Letters back home: Bolivia

Hey, I'm in La Paz right now, which out of everything that I've seen thus far likely makes the top of my list of 'Things Everyone Should See Before They Die.' The entire city is literally hanging off the side of a mountain and pouring into a valley, kind of like if someone to a still shot of a massive man made mudslide. It’s really an amazing thing to see, and on top of it, looming not far at all from the city are massive glacier covered peaks.

Yesterday we took a bus through what my Lonely Planet guide deemed the 'Most Dangerous Road in the World,' mostly because it made a nearly 4000 meter descent in about 2 hours, straight through the clouds and along the very edge of massive Andean Peaks. Up from La Paz we passed over a pretty dizzying 4800 meters to get out of the city's crater, and then started down the long steep descent out of the Andes Mountains. Looking out the window, it look like we were in an airplane, because you saw the road, a couple rocks beyond, but then the slope just faded away to nothing in the

Looking out over the fringes of the Amazon basin in Coroica, Bolivia clouds, kind of making you wonder if the ground was ever even there. As we got lower and lower and breathing got noticeably easier, the mossy mountain slopes started to sport grasses, then bushes, and then trees until the vegetation grew massively think and them bam, in a second we were out of the clouds, over looking a nauseatingly steep drop in the road and down on the Amazon basin. We drove on for quite a while through Bolivia’s prime coca and coffee growing region, and then got off in a town called Coroica, where it rained several times and hour and the washed out building were piled up along the steep slope covered in jungle. We picked wild fruits, ate river fish (a good meal here costs US 56 cents, a massive one costs US $1.40), and tried our hand at a short walk through the jungle, which proved very difficult because the ground is actually about a meter below the piles of old vegetation that you sink into.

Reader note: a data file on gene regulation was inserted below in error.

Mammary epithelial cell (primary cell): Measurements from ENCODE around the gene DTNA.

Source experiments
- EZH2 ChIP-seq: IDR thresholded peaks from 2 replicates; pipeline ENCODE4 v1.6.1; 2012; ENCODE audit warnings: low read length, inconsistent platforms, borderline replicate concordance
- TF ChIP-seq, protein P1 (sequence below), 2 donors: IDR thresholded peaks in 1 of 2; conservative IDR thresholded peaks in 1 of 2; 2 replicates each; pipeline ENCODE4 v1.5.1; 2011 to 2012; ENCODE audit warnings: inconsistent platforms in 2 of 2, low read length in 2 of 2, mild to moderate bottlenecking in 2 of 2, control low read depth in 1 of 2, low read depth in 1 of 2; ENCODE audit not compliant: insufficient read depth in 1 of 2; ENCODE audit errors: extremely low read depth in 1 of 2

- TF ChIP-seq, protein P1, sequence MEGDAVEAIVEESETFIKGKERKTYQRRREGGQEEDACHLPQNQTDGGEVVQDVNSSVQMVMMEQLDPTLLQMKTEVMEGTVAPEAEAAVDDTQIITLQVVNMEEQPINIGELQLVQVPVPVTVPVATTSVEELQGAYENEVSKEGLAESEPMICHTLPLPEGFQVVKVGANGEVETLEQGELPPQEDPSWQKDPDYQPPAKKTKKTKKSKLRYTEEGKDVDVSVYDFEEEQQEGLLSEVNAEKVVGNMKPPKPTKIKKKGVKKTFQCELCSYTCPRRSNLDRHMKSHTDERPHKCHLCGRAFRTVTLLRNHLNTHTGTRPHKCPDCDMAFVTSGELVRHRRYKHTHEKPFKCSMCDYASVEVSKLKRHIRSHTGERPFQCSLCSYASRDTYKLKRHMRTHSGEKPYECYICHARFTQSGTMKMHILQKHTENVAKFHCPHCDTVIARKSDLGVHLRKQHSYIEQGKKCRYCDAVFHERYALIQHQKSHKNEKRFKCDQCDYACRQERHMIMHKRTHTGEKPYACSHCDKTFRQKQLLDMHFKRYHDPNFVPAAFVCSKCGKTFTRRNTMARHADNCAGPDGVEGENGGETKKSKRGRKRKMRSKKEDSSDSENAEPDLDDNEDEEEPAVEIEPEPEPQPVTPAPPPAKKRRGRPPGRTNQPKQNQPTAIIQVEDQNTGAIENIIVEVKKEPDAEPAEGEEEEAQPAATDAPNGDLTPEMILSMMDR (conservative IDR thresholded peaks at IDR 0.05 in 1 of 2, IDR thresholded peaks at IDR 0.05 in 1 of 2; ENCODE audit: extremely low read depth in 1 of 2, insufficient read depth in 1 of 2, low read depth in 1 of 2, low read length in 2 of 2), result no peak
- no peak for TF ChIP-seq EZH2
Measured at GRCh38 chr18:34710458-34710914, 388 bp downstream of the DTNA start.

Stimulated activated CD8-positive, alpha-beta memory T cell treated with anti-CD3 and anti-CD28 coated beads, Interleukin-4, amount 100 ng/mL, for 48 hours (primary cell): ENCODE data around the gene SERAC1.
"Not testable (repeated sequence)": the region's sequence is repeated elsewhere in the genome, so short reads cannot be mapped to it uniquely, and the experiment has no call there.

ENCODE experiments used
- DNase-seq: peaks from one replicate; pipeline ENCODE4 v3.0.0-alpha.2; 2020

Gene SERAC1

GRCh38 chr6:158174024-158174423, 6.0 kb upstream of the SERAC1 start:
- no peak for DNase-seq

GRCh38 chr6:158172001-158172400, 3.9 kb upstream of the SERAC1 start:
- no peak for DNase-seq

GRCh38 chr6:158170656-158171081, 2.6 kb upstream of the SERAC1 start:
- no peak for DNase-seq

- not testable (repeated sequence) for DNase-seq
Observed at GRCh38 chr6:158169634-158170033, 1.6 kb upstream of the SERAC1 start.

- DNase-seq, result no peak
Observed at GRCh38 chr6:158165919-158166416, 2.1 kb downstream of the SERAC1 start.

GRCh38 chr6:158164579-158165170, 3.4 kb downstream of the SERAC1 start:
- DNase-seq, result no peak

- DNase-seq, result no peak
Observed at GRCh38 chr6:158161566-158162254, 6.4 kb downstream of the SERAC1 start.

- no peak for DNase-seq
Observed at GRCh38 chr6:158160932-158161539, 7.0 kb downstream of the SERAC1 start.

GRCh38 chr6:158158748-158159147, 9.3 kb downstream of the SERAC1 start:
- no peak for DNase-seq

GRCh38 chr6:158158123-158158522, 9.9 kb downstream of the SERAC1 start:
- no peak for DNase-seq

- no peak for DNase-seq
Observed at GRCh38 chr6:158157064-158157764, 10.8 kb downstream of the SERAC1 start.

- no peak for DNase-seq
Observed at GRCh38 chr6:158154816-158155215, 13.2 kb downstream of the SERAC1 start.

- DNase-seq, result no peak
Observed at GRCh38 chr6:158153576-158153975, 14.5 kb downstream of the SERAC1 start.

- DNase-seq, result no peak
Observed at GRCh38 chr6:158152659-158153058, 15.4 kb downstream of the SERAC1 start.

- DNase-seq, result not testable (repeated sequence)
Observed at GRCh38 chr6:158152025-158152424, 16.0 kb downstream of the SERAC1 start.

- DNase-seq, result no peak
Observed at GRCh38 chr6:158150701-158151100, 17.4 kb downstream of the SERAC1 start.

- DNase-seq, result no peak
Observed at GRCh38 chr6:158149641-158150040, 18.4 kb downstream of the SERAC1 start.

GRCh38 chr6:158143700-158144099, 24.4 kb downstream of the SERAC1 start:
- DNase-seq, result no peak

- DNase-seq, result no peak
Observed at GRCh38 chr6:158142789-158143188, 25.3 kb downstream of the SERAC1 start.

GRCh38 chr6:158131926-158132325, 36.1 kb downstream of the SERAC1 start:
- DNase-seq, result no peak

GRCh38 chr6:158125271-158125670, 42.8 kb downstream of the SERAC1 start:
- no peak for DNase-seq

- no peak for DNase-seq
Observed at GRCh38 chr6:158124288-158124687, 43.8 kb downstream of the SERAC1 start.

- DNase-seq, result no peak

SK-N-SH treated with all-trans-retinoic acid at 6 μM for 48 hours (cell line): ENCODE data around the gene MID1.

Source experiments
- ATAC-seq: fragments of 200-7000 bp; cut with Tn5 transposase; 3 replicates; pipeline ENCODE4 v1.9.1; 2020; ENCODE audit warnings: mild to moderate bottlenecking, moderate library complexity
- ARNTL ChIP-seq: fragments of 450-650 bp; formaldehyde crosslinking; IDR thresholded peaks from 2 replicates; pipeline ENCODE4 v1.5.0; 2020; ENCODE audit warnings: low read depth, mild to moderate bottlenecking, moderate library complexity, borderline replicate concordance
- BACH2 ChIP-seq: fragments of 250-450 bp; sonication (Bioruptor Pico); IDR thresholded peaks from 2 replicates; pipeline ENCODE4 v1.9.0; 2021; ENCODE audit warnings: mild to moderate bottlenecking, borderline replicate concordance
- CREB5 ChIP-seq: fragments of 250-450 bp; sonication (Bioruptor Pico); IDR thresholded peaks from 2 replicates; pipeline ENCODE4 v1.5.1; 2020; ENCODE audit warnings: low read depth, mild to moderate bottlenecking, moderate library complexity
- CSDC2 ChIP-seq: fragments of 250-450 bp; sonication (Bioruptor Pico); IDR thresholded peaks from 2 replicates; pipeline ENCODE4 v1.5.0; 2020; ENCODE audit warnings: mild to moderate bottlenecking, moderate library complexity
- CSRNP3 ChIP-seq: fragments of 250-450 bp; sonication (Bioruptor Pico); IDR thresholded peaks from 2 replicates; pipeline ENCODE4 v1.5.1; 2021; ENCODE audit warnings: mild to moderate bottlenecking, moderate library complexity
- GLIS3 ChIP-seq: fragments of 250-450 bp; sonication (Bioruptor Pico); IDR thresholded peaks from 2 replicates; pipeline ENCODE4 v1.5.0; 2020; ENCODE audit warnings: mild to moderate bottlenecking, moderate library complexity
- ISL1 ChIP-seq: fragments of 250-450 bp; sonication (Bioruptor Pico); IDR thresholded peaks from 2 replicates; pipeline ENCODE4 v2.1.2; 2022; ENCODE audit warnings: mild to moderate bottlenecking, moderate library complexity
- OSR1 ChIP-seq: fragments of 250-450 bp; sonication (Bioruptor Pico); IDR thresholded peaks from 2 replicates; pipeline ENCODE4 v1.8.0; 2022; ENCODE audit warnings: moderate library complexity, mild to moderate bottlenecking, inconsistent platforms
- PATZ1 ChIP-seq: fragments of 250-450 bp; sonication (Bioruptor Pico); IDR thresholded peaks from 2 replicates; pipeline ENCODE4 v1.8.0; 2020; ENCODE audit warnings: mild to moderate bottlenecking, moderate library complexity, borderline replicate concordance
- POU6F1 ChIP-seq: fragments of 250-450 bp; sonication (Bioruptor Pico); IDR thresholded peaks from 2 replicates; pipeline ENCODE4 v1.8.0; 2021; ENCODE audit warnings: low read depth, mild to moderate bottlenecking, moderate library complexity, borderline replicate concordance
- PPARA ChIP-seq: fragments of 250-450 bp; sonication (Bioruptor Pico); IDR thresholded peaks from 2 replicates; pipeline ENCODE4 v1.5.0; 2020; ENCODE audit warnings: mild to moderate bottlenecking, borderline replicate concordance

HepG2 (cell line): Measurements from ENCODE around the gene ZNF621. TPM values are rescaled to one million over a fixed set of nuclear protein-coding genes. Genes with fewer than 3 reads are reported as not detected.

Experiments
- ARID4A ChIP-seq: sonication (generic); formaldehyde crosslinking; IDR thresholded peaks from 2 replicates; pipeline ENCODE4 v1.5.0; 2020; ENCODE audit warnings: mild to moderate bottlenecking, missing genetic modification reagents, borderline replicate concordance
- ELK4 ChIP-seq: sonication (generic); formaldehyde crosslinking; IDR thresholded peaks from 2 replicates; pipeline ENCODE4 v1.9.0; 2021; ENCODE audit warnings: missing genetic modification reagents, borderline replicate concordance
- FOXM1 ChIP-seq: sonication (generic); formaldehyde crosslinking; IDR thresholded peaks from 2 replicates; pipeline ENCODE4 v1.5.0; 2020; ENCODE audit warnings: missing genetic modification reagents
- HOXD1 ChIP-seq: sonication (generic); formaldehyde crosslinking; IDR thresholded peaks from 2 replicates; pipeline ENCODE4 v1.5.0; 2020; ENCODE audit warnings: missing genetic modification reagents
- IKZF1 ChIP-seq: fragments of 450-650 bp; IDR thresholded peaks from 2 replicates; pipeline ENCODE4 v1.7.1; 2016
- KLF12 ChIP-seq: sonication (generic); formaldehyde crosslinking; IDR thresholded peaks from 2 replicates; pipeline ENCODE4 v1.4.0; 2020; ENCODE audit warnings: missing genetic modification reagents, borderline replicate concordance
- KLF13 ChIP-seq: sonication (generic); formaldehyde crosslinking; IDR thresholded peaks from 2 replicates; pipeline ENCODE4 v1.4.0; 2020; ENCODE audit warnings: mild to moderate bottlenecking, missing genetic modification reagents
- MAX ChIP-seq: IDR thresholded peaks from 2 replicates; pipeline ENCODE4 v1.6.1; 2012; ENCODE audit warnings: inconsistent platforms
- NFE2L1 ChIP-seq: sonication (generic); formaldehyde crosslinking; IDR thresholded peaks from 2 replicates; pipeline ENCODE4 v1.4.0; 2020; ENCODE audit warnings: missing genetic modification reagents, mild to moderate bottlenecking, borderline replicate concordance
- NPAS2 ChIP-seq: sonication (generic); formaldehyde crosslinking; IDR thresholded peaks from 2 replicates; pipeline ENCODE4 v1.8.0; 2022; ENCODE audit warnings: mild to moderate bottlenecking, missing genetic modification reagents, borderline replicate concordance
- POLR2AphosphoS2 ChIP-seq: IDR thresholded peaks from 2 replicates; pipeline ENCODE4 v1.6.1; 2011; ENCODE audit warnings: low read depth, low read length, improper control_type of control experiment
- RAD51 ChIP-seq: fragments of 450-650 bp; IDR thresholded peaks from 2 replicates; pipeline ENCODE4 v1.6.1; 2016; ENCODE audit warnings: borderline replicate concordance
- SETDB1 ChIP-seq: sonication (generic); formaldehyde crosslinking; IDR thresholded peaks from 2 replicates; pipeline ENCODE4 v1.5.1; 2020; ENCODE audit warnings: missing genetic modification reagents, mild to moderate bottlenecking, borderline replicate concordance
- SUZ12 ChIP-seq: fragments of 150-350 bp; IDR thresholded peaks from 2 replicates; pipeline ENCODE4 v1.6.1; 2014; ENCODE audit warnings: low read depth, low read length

So we came back to La Paz at night. Now we have a hostel in the low part of town right in the 'Witches Market,' where they sell everything from trippy cactuses to (literally) dried baby llama carcasses.  

     We're leaving tomorrow morning for Lake Titicaca and Perú.